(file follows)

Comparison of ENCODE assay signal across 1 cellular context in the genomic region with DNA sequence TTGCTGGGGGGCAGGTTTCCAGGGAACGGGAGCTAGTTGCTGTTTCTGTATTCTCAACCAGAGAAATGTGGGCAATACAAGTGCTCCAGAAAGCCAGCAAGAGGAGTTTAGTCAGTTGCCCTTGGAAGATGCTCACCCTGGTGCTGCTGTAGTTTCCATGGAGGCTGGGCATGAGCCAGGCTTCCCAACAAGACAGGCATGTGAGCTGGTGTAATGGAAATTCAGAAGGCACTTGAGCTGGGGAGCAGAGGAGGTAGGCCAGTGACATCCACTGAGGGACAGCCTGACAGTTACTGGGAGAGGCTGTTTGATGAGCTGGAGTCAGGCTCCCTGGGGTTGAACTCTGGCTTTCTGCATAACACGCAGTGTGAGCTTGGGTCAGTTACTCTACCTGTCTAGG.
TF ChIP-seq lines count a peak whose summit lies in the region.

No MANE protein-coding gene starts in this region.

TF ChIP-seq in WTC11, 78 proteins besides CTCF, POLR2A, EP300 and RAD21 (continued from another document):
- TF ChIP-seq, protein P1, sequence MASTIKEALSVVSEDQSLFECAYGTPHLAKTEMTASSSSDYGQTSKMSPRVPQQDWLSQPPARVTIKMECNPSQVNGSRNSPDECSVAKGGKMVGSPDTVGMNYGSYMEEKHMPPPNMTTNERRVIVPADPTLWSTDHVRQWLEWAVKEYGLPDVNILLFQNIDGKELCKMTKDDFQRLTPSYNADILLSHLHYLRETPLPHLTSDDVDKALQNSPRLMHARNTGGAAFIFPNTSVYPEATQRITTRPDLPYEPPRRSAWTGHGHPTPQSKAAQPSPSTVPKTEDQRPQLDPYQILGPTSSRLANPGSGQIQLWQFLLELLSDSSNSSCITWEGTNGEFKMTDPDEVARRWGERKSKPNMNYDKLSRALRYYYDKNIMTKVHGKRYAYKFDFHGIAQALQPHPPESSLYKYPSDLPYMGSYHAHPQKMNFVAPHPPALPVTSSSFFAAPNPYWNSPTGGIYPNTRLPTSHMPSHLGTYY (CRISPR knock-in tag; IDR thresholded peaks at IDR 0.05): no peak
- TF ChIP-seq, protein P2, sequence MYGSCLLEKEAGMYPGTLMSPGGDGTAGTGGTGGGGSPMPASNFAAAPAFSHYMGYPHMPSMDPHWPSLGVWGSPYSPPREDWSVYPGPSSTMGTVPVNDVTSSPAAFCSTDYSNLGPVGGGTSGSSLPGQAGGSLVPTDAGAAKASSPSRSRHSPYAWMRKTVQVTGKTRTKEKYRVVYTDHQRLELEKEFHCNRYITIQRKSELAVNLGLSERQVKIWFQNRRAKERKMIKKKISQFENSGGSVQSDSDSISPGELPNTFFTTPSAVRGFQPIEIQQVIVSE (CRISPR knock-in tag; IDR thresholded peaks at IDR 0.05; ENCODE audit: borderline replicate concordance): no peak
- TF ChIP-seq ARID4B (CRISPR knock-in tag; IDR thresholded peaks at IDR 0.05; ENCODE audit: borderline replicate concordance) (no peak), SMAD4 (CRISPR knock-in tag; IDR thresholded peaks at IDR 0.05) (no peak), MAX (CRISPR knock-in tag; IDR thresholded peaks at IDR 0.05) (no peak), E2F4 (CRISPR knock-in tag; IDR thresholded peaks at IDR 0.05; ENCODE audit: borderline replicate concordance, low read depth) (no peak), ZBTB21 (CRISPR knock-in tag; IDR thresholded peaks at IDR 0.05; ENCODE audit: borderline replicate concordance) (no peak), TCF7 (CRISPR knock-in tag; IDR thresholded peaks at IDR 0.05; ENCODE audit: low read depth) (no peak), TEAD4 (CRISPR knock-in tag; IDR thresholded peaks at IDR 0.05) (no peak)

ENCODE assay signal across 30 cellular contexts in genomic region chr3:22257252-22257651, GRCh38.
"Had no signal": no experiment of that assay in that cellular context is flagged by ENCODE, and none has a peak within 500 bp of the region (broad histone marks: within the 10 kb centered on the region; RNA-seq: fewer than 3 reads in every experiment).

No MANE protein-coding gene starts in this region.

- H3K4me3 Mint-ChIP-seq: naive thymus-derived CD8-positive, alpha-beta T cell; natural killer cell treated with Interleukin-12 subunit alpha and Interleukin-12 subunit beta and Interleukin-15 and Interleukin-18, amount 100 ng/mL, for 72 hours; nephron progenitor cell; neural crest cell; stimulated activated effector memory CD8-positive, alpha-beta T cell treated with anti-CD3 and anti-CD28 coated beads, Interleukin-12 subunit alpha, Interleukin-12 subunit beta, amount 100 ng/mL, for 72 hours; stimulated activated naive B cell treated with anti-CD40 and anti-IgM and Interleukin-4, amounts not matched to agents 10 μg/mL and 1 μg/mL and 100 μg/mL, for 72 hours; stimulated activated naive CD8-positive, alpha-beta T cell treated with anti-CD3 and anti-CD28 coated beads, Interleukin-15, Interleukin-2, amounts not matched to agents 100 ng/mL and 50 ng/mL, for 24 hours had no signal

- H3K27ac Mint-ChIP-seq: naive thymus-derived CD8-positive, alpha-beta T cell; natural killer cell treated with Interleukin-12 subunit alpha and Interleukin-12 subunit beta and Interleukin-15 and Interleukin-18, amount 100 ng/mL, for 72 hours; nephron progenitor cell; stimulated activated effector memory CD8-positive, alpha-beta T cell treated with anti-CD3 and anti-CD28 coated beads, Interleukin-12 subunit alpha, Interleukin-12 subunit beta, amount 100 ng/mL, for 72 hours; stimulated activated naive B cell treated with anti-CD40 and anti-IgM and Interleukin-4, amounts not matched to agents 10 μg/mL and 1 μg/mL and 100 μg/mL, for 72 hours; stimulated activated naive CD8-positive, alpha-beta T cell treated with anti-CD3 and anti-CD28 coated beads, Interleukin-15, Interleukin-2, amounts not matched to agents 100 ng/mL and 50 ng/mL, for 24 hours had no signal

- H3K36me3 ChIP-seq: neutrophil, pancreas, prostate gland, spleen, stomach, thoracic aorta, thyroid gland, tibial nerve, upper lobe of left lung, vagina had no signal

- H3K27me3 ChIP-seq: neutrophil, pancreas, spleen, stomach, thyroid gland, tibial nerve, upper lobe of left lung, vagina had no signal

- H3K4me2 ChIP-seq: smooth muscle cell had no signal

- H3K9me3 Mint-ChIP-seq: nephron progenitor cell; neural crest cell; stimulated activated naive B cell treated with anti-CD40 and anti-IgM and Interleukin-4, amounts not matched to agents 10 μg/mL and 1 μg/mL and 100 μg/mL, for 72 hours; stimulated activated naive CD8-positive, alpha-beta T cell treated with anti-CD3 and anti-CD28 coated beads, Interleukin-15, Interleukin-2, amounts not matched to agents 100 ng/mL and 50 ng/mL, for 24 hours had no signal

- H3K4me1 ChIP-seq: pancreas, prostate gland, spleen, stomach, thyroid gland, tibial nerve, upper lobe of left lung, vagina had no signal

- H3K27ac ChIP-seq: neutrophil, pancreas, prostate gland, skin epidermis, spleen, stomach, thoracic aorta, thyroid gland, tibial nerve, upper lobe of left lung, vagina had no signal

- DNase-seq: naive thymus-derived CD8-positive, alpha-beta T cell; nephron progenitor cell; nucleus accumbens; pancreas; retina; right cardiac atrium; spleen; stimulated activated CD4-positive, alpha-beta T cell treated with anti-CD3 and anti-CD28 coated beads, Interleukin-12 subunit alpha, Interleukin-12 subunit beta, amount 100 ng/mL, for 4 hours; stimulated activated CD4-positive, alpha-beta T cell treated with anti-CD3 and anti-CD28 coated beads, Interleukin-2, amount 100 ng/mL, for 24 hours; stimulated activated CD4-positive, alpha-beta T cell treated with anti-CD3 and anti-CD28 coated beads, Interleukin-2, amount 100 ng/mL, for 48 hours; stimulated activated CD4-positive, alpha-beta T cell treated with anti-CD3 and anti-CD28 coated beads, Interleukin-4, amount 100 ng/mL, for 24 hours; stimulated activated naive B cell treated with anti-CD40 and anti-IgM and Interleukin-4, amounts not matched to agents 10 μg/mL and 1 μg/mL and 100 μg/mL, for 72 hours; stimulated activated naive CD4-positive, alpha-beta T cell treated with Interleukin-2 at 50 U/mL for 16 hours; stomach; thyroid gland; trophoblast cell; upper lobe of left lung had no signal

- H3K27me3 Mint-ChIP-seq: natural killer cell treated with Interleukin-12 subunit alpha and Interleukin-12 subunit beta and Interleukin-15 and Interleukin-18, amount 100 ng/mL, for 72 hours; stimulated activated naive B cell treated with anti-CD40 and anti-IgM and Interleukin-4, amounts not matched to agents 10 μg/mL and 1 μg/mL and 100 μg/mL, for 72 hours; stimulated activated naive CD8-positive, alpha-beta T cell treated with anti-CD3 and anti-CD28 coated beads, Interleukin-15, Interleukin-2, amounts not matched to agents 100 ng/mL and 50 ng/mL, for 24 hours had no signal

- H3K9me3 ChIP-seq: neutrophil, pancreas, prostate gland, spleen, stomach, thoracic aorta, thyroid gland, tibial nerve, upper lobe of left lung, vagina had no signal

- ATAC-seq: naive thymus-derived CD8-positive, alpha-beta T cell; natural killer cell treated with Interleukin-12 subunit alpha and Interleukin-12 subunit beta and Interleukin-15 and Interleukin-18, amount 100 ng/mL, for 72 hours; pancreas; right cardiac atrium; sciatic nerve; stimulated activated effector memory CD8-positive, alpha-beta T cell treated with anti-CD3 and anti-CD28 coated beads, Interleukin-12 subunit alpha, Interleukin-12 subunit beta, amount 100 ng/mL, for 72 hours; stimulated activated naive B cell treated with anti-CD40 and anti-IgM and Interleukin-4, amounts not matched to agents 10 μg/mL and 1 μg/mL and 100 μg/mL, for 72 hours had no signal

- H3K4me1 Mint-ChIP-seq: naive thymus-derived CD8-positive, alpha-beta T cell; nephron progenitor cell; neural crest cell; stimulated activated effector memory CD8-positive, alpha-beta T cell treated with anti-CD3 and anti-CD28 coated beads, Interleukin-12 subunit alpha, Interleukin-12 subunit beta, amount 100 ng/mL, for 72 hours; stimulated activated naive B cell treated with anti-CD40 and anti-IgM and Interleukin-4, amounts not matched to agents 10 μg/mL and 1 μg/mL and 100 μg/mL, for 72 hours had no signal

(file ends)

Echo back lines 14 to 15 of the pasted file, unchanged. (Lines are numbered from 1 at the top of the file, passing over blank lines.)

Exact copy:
- H3K27me3 ChIP-seq: neutrophil, pancreas, spleen, stomach, thyroid gland, tibial nerve, upper lobe of left lung, vagina had no signal

- H3K4me2 ChIP-seq: smooth muscle cell had no signal